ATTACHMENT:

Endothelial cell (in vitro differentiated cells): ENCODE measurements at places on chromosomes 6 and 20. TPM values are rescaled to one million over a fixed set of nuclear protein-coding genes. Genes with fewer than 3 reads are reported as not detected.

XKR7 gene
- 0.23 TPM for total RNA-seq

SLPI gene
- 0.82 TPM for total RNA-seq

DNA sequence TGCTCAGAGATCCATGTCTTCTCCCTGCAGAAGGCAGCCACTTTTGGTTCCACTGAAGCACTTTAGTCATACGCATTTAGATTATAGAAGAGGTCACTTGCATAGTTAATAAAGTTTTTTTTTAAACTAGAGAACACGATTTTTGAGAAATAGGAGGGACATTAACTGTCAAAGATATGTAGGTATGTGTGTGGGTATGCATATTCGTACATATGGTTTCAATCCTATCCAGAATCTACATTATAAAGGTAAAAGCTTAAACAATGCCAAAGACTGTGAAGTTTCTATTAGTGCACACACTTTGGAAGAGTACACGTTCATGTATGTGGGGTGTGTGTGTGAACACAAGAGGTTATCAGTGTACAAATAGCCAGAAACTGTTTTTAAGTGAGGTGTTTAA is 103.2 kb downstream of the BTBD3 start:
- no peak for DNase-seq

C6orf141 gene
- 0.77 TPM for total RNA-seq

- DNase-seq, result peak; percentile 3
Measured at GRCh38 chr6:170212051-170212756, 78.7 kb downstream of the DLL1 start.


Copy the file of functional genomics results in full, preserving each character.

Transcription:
Endothelial cell (in vitro differentiated cells): ENCODE measurements at places on chromosomes 6 and 20. TPM values are rescaled to one million over a fixed set of nuclear protein-coding genes. Genes with fewer than 3 reads are reported as not detected.

XKR7 gene
- 0.23 TPM for total RNA-seq

SLPI gene
- 0.82 TPM for total RNA-seq

DNA sequence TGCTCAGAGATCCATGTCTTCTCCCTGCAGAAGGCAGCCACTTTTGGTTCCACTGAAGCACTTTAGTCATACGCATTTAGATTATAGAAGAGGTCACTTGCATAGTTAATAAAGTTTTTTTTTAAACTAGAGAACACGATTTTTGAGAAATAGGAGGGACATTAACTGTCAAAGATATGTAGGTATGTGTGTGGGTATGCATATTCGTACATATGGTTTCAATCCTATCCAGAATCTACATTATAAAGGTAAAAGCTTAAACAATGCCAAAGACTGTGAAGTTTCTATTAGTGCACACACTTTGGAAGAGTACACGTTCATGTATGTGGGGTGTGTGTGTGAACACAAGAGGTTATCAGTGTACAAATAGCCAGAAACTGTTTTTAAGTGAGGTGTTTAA is 103.2 kb downstream of the BTBD3 start:
- no peak for DNase-seq

C6orf141 gene
- 0.77 TPM for total RNA-seq

- DNase-seq, result peak; percentile 3
Measured at GRCh38 chr6:170212051-170212756, 78.7 kb downstream of the DLL1 start.